Connect with us

Health

New Data Reveal Molecular Drivers of Thyroid Eye Disease (TED) May Remain Activated In Patients with – PharmiWeb.com

Published

 on


— Oral presentation at AAO 2022 suggests IGF-1 and its related pathways are extensively upregulated throughout all stages of TED —

DUBLIN–(BUSINESS WIRE)–Horizon Therapeutics plc (Nasdaq: HZNP) today announced the presentation of new data defining molecular patterns in TED and further implicating the role of insulin-like growth factor-1 (IGF-1) in patients with low CAS. These data were presented during the American Academy of Ophthalmology Annual Meeting (AAO 2022), Sept. 30 – Oct. 3 in Chicago.

Genius Dog 336 x 280 - Animated

TED is a progressive and potentially vision-threatening rare autoimmune disease, which has been historically characterized as biphasic: acute, which is traditionally believed to be patients with high CAS and earlier in their TED journey; and chronic, traditionally believed to be patients with low CAS and later in the course of their disease.1 This analysis reveals that in patients with both high and low CAS, there is clear activation of IGF-1 and related pathways, as well as the extracellular matrix (ECM) organization, a structural network that supports cellular processes.2

“By demonstrating that disease activity remains in patients with low CAS, this analysis may help explain why many patients who have lived with Thyroid Eye Disease for several years are still struggling with challenging symptoms that can be debilitating,” said Shoaib Ugradar, M.D., The Jules Stein Eye Institute at University of California, Los Angeles (UCLA). “It is important for physicians to be aware of the continued activation of IGF-1 throughout the course of the disease and its potential impact on treatment decisions.”

The study analyzed genome ribonucleic acid (RNA) sequencing and pathway analysis in orbital tissue from patients with a CAS of ≥ 3 and patients with a CAS ≤ 2, as well as five control subjects. Though high CAS patients are often distinguished by activation of immune system pathways, which remain largely unaffected in low CAS patients, IGF-1 and its related pathways were found to be upregulated in both stages of disease. Additional analysis suggests that IGF-1 activity plays a central role in linking immune and ECM pathways in people with TED.2

The upregulation of IGF-1 found in low CAS patients with extended disease duration is further supported by a growing body of evidence that outlines the impact of TED on people who have lived with it for several years.3 One assessment published in the journal Ophthalmology and Therapy in 2021 found that disease burden continues well into the chronic phase, affecting daily lives with appearance and persistent visual changes, increasing risk for anxiety and depression.4

“This study, which represents one of the first molecular analyses of the continuum of Thyroid Eye Disease, confirms this challenging disease may not simply subside after a few years of obvious symptoms,” said Jeffrey W. Sherman, M.D., FACP, executive vice president, chief medical officer, Horizon. “We are committed to pioneering research like this to better understand drivers of the evolution of this disease in order to better support patients living with Thyroid Eye Disease across the course of their lifetimes.”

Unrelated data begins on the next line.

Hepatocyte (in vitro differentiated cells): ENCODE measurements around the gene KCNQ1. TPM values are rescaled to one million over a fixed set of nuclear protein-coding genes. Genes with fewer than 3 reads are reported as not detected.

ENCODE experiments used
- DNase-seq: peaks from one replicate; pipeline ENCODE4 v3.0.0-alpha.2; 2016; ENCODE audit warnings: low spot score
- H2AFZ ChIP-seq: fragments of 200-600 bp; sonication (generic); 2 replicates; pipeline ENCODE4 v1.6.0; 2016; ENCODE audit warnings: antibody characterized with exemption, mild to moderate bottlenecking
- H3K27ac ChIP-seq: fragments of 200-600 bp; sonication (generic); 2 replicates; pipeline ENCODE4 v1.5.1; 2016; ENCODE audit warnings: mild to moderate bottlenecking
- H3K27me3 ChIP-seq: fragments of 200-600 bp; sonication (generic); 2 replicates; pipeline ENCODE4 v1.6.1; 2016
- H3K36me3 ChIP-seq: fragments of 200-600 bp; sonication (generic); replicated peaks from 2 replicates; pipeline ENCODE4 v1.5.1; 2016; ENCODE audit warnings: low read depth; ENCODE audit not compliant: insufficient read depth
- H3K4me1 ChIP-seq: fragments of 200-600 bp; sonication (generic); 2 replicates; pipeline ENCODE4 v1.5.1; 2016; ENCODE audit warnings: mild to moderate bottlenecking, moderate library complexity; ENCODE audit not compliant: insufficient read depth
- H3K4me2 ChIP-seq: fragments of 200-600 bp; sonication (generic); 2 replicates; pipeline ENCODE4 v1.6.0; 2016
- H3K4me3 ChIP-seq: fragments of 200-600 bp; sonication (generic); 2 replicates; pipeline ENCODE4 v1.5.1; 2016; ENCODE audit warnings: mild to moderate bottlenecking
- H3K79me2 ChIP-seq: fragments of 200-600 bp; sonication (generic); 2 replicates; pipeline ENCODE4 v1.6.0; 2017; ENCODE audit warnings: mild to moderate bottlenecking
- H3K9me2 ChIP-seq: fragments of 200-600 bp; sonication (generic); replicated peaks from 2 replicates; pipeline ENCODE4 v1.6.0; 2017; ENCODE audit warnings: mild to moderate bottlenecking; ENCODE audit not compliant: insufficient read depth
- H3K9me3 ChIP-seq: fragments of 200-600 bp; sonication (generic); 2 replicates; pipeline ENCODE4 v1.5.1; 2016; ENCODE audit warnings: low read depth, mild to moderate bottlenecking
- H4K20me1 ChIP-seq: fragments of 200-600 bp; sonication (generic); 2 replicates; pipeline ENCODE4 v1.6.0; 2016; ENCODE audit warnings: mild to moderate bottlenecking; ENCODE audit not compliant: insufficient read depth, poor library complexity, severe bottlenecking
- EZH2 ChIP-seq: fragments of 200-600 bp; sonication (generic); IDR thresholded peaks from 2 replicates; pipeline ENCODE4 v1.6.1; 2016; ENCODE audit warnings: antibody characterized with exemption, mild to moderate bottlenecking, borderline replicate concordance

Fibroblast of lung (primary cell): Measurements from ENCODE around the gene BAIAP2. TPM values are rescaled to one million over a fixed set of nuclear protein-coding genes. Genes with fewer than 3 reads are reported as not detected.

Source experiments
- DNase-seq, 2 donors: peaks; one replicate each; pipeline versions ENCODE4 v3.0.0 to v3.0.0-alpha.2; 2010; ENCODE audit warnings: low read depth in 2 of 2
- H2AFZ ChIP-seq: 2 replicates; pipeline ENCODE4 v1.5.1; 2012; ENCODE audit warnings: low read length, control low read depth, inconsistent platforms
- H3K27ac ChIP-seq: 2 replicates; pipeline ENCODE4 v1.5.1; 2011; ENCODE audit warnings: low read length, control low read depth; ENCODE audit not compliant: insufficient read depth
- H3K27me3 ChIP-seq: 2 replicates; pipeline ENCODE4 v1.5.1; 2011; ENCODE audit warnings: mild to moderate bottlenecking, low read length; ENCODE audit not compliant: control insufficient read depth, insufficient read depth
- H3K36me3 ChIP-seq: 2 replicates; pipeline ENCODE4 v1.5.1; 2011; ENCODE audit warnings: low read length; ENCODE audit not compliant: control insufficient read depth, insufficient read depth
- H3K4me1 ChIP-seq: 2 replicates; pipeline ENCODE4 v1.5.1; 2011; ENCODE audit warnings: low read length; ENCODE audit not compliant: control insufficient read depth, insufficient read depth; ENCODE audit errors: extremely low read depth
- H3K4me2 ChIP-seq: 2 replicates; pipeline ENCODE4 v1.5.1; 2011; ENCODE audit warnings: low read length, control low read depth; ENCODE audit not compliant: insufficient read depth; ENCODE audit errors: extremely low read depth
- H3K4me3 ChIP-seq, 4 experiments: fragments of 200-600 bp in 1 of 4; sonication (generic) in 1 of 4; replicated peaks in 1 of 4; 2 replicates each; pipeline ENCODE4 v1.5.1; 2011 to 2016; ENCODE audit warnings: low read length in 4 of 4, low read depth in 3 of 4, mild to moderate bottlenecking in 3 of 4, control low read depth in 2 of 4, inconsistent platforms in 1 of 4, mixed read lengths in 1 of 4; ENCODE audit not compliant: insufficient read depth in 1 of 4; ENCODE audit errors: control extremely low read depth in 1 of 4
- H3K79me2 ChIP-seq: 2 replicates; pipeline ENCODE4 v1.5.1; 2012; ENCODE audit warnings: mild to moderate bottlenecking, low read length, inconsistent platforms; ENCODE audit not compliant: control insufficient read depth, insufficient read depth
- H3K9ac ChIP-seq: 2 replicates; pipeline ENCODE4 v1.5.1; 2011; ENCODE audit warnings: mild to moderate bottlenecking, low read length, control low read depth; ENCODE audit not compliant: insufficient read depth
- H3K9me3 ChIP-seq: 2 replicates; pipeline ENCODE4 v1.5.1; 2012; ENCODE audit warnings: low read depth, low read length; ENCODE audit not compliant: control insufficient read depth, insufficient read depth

About Thyroid Eye Disease (TED)

TED is a serious, progressive and potentially vision-threatening rare autoimmune disease.1 TED often occurs in people living with Graves’ disease, but is a distinct disease that is caused by autoantibodies activating an IGF-1R-mediated signaling complex on cells within the retro-orbital space.5,6 This leads to a cascade of negative effects, which may cause long-term, irreversible damage, including blindness. Early signs and symptoms of TED may include dry eyes and grittiness; redness, swelling and excessive tearing; eyelid retraction; proptosis; pressure and/or pain behind the eyes; and diplopia.7,8

About Horizon

Horizon is a global biotechnology company focused on the discovery, development and commercialization of medicines that address critical needs for people impacted by rare, autoimmune and severe inflammatory diseases. Our pipeline is purposeful: We apply scientific expertise and courage to bring clinically meaningful therapies to patients. We believe science and compassion must work together to transform lives. For more information on how we go to incredible lengths to impact lives, visit www.horizontherapeutics.com and follow us on Twitter, LinkedIn, Instagram and Facebook.

References

  1. Barrio-Barrio J, et al. Graves’ Ophthalmopathy: VISA versus EUGOGO Classification, Assessment, and Management. Journal of Ophthalmopathy. 2015;2015:249125.
  2. Ugradar S, et al. Whole Genome Transcriptome Comparison of Acute and Chronic Thyroid Eye Disease: Emergence of a Molecular Signature. Oral presentation at: American Academy of Ophthalmology (AAO); 2022 Sept. 30- Oct. 1; Chicago, IL.